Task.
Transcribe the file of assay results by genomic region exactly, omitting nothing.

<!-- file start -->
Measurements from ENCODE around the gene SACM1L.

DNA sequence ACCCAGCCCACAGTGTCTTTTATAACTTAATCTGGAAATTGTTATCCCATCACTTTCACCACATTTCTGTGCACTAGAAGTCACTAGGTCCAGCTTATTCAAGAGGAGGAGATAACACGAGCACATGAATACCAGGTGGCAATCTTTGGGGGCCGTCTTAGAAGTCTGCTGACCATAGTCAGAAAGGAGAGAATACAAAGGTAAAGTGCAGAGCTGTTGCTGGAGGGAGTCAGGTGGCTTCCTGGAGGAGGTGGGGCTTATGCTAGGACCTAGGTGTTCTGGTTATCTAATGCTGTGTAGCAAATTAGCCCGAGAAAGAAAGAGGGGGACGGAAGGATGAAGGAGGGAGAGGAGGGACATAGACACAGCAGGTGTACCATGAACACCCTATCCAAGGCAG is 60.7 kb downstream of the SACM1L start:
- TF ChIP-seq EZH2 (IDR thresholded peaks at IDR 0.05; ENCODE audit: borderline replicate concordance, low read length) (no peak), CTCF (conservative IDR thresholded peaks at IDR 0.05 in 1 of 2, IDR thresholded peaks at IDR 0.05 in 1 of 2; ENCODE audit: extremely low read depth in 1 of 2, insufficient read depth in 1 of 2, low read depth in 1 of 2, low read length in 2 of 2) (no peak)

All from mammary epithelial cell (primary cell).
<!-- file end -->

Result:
Measurements from ENCODE around the gene SACM1L.

DNA sequence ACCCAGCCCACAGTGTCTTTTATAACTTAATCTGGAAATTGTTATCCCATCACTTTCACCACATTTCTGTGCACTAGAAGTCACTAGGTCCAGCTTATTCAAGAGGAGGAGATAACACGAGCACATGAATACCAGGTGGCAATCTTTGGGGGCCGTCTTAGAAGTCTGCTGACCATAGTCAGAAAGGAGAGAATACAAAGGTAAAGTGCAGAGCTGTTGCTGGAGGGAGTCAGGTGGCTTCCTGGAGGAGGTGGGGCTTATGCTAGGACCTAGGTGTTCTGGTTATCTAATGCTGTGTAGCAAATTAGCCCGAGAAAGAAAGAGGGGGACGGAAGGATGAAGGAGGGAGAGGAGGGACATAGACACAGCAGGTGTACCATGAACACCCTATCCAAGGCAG is 60.7 kb downstream of the SACM1L start:
- TF ChIP-seq EZH2 (IDR thresholded peaks at IDR 0.05; ENCODE audit: borderline replicate concordance, low read length) (no peak), CTCF (conservative IDR thresholded peaks at IDR 0.05 in 1 of 2, IDR thresholded peaks at IDR 0.05 in 1 of 2; ENCODE audit: extremely low read depth in 1 of 2, insufficient read depth in 1 of 2, low read depth in 1 of 2, low read length in 2 of 2) (no peak)

All from mammary epithelial cell (primary cell).